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How to Use Flash

In theory, using the flash on your camera is pretty simple: you use it to take a picture when there isn’t enough natural light. And if your camera has an automatic flash, taking low-light photos is a walk in the park. However, as easy as this may sound, it actually isn’t. The way you use flash can make or break your photos!

But if you learn to use it correctly, you will most certainly get extraordinary images every single time. The flash is there to help you shoot in low-light situations, so you shouldn’t feel intimidated to use it. If you are a beginner, knowing the following four things will help you use flash perfectly:

1. Knowing When to Use Flash

Some amateur photographers leave their flash on all the time, which causes it to fire when it isn’t necessary. Others never use it and turn it off completely. Both these approaches are wrong! While you should keep your flash off most of the time, you should switch it on when it’s needed. The best way to know when is by taking a look at your camera as it warns you (by displaying a specific icon) when the light is too low to take a photo without flash. Make sure you go through the user guide of your camera to understand how to interpret such messages.

2. Understanding Camera Flash Modes

A majority of the cameras available today come with a range of settings for flash beyond just on and off, which are incredibly useful. It’s important you use your camera’s flash modes according to the situation you are shooting in. For example, if you are taking pictures in direct sunlight, switching to fill flash can prevent harsh shadows in your images. Or if you are shooting pictures of people in low light, using red eye reduction can prove useful.

3. Using an External Flash

The built-in flash of your camera obviously has a limited range. As a matter of fact, most cameras can illuminate subjects only 10 feet away from your camera. For anything further, you have to use an external flash with your camera. This can be accommodated on the camera’s hot shoe attachment and will extend your range up to 50 feet, allowing you to easily shoot across longer distances, such as an auditorium. You can also do a lot of things with an external flash, such as bouncing the light, which we discuss next.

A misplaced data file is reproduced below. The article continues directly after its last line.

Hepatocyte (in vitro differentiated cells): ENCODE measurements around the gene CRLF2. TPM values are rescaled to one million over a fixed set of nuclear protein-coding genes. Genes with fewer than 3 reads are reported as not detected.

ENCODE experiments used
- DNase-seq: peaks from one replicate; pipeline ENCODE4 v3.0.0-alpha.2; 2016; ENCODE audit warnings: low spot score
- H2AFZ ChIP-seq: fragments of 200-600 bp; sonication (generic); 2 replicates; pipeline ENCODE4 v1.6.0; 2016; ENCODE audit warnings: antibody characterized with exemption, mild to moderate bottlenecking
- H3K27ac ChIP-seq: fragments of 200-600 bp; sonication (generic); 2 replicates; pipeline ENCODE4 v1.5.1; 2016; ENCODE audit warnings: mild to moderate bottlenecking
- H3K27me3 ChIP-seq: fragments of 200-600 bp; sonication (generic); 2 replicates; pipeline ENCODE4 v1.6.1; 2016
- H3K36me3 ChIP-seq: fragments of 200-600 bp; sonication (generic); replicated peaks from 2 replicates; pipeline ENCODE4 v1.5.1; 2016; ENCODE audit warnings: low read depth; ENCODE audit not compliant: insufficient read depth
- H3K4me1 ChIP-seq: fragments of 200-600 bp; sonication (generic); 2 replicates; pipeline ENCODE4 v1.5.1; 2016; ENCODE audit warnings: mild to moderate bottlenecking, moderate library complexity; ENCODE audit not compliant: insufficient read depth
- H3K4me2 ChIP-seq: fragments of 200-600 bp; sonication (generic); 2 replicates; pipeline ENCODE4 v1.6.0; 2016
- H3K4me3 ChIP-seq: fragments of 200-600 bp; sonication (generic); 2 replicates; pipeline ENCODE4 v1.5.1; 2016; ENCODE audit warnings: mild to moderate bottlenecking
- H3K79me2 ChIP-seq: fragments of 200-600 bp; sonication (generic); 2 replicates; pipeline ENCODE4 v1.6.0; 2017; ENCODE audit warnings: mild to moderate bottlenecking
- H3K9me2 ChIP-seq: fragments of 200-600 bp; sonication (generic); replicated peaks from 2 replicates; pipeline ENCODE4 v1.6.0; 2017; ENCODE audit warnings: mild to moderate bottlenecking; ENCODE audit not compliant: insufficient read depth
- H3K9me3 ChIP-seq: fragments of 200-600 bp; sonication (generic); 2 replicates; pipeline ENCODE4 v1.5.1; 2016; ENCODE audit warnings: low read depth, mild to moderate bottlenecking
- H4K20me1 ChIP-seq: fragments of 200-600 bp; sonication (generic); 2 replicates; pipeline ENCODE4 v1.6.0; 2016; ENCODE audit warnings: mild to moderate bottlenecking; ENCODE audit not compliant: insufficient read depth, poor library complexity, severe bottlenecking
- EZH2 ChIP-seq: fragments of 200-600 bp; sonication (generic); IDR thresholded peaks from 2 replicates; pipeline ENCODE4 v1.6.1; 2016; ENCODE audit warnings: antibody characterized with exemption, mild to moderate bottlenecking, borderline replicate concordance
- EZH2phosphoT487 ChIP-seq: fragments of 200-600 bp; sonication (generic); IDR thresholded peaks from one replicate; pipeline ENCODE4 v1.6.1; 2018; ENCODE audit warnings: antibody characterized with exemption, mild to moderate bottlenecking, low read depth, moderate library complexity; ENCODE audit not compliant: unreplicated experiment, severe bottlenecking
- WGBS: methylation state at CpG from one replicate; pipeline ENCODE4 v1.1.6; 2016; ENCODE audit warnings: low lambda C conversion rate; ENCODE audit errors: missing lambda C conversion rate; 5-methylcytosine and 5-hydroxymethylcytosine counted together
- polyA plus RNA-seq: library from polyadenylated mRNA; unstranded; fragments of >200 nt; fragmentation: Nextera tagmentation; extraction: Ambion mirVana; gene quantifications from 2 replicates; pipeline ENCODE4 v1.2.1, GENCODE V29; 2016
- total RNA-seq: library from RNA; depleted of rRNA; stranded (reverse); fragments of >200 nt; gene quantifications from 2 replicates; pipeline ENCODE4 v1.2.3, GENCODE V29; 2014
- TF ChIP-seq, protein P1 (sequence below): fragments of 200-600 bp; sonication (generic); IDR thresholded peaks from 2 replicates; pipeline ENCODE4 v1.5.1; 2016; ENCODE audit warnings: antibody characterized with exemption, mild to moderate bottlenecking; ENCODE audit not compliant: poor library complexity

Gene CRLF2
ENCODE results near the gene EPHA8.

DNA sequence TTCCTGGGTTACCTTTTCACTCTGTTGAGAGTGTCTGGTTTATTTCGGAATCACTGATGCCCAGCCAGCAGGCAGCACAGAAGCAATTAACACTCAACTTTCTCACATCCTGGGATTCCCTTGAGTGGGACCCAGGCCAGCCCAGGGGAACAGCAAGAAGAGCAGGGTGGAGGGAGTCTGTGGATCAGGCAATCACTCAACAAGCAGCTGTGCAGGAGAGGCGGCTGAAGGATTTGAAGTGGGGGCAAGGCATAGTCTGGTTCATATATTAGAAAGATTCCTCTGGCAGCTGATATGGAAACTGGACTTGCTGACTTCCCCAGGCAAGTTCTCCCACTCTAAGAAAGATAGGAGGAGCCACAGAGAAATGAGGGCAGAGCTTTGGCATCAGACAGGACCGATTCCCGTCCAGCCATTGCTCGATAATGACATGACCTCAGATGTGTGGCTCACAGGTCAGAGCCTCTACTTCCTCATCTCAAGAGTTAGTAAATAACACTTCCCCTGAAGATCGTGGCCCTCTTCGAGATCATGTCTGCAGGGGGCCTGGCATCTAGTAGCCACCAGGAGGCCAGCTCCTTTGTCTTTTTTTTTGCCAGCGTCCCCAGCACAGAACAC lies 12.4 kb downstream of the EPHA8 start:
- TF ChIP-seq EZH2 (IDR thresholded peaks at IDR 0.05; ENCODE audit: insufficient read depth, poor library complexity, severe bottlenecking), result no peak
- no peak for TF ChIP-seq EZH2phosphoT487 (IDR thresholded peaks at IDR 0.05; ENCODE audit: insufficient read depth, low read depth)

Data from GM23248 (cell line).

4. Bouncing the Light

When using an external flash, bouncing the light can humanize and soften your photos. Allowing your flash to illuminate directly will only cause cold and harsh images. So, with the help of a bounce card or by bouncing the light off the ceiling, redirect or diffuse the light coming from your flash. While you can purchase a bounce card, there are plenty of tutorials online which will help you create your own for free. So, why bother? All you have to do is print the bounce card, cut it out, and use a rubber band to attach it to your flash. It works well every time!

Final Words

There are also a range of other techniques you can use for taking images using flash. The key here is to know when you should use flash, understanding how your camera flash modes work, learning to use an external flash and experimenting with different techniques till you are comfortable with using them. Remember, practice makes perfect, and once you are familiar with all these basics, taking amazing photos in low light won’t be a problem for you.

November 17, 2015

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